Coalfire: the American Neapolitan

In search of pies like they got back home,Chicago residents Bill Carroll and J.Spillane became pizza pioneers and createdtheir own style of pizza.

In Chicago, the deep-dish pizza reignssupreme. So when two entrepreneurswith roots in Massachusetts conceivedthe idea of a New England-style thin crustpizza joint in the heart of Chicago,they understood the possibility of beingregarded as interlopers in the deepdishkingdom. Their pizza, however,has hardly been given an unwelcometreatment; instead, Chicagoans have acceptedtheir slender crusts with openarms and healthy appetites.

Bill Carroll and J. Spillane openedCoalfire ( in 2007with a shared craving, one that dates backto their formative years in Massachusetts.“We wanted pizza like home,” Spillaneadmits. Carroll and Spillane, who haveboth resided in Chicago for more than adecade, searched in vain for years, lookingfor a pizza that could evoke the thincrust,bready pies they grew up eating.

“The thin crust in Chicago was verydifferent than what we were used to,”recalls Carroll. “It was almost like thepizza was on a cracker.” Nostalgic andunfulfilled, Carroll and Spillane realizedthat the only way they were ever going toget their kind of pizza in Chicago was tomake it themselves.

From the beginning, the idea of startinga pizza restaurant together seemedlike a perfect idea. Carroll would takecare of the business side of the enterprise,while Spillane handled the pizza making duties. “Pizza is the only thing I knowhow to make,” Spillane confesses. Meanwhile,Carroll says his business know-howcomes from watching his family’sinvolvement in private enterprise. Theharmonious rapport between Carroll andSpillane has proven to form a successfulbusiness relationship. And, although theduo met only a few years ago while Spillanewas working as a bartender, their originsare strikingly parallel: Spillane saysthat as a child he often visited an amusementpark owned by Carroll’s family inSpringfield, Massachusetts.

Chicago’s Coal-Fired Pioneers

A thin-crust pizza in a deep-dish city isa novel idea, but the aspiring restaurateursknew that they needed somethingelse unique to attract customers—someway to make a pizza that Chicago hadnever seen or tasted before. Simultaneously,the first decision Carroll andSpillane had to make involved choosingwhat kind of oven to use for theirrestaurant. “We didn’t know whetherto use gas, wood or coal,” Spillane says,“but in the end, coal was just the besthook.” Their cooking method, which thename “Coalfire” aptly pays homage to,is a first for Chicago—surprising whenyou consider the dizzying amount ofpizzerias in the Windy City—and thecoal-fired brick oven provides an honorabletribute to places like Totonno’sin Brooklyn and the coal-fired pizzeriasof New Haven, Connecticut.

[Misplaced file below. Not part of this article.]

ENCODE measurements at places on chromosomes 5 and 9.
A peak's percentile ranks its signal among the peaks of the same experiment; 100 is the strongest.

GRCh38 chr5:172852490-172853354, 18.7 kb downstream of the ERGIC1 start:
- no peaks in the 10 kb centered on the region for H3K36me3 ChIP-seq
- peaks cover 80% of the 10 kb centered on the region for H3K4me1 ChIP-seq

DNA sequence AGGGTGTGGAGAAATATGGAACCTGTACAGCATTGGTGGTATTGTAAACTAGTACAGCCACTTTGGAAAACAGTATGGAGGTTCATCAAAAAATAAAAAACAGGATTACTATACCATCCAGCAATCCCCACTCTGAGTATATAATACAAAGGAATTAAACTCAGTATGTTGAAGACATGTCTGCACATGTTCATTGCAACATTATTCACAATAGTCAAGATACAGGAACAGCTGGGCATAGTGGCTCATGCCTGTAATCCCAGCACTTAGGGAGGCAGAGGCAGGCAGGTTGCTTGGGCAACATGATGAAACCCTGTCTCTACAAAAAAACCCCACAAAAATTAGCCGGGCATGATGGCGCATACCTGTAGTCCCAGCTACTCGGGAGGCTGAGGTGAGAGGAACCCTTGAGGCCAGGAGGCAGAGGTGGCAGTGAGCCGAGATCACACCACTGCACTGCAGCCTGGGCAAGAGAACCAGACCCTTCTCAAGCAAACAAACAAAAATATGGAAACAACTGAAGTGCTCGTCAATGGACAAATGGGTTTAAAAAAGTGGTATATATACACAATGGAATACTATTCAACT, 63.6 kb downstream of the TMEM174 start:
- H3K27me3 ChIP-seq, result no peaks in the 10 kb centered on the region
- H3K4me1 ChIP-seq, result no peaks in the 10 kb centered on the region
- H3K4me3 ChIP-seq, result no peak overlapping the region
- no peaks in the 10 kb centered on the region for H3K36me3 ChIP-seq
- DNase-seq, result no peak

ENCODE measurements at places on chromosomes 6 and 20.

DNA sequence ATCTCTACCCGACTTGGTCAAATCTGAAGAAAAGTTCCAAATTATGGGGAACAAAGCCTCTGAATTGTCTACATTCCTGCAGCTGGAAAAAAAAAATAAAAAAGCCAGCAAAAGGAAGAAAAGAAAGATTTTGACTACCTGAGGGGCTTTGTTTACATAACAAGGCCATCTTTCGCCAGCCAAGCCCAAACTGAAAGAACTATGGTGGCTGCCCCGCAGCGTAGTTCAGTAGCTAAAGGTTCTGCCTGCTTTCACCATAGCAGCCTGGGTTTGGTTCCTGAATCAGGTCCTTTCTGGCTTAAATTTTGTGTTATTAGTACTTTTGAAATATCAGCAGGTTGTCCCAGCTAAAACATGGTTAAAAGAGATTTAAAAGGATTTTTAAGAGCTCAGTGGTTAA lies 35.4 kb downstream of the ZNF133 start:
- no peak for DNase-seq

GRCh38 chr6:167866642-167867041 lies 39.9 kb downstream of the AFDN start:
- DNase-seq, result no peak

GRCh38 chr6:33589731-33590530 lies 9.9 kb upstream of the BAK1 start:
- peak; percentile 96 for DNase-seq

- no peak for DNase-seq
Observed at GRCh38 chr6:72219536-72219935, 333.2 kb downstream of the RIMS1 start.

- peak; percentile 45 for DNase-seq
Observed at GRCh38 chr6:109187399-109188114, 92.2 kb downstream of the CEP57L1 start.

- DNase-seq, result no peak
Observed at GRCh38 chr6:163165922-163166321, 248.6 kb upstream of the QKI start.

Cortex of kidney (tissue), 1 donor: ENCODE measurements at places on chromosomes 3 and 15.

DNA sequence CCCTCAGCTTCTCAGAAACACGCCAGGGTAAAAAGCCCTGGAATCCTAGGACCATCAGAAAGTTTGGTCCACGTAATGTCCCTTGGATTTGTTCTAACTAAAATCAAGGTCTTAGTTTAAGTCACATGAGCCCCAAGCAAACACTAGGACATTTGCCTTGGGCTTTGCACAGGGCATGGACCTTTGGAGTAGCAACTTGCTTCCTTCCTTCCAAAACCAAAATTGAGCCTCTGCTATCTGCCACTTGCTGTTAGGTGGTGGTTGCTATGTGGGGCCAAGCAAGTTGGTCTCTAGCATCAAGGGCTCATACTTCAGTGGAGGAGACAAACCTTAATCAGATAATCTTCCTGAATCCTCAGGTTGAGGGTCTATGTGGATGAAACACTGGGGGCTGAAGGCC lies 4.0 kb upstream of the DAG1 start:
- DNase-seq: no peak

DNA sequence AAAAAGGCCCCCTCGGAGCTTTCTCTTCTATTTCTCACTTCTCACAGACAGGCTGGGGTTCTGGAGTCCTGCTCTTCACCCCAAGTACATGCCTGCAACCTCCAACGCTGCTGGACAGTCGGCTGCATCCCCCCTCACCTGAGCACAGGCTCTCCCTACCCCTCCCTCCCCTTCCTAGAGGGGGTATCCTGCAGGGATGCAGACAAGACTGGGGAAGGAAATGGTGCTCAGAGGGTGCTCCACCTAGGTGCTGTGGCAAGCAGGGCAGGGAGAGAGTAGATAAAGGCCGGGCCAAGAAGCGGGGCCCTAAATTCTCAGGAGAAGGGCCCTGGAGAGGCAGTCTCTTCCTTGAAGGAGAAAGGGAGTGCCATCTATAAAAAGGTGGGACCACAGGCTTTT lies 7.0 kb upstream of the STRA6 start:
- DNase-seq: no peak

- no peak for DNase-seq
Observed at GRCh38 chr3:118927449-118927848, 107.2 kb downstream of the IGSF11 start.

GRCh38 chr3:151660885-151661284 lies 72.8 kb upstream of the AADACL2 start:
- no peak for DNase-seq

The 800°F heat from the brick oven,coupled with a meticulous and tiresometrial-and-error process as Spillane createdboth the dough and sauce recipes,spawned a style of pizza that the duolikes to refer to as “American Neapolitan,”a hybrid of pizzas from Naplesand the American Northeast, seasonedlightly with down-to-earth Chicago attitude.In order to preserve the idea of theAmerican Neapolitan, Coalfire uses allAmerican ingredients, with the exceptionof anchovies and olive oil. Spillanepoints out that even the coal is a distinctivelyAmerican product, usually comingstraight from the mines of Southern Illinoisor Kentucky.

Fired-Up Food

Carroll and Spillane are quick to emphasizethat Coalfire is first and foremost apizza restaurant; the menu is dominatedby an array of specialty pizzas, such as theFiorentino (with hot salami and roastedred peppers) and the Napoli (with anchovyfilets). Calzones and salads are available,but the pizza draws the crowds. Allpizzas at Coalfire are 14’’ and typicallyserve two people. Basic toppings, such asItalian-style meats and fresh vegetables,are offered, although both Carroll andSpillane recommend the Margherita forthose who are having trouble deciding.“The Margherita is what we started with;we wanted to make that one good andthen grow from there,” Carroll notes.The traditional red, white and greenMargherita is Coalfire’s bestseller for areason: The recipe starts with Spillane’shomemade dough, which is first layeredwith fresh mozzarella and then toppedwith Coalfire’s signature sauce and finallyfresh basil (the application of cheeseand sauce are in inverse order to protectthe desired crispiness of the pizza). Thenthe magic happens when the pizza getsbaked, as the intense heat of the coal-fired oven cooks the pizza with extremespeed, usually taking no more than threeminutes to complete. The crust, freckledwith char marks from the oven’s hightemperatures, has a crispy exterior anda doughy inside that gives it a pleasantlychewy texture. Because this type of pizzais new to Chicagoans, however, the staffand owners have to dole out occasionalguidance. Carroll and Spillane assurecustomers who see the charred crustand fear their pizza might be burnt thatit’s merely a by-product of the coal-firedtechnique. Coalfire also suggests thatcustomers limit their topping choices tothree in order to prevent the pizza frombecoming soggy in the middle.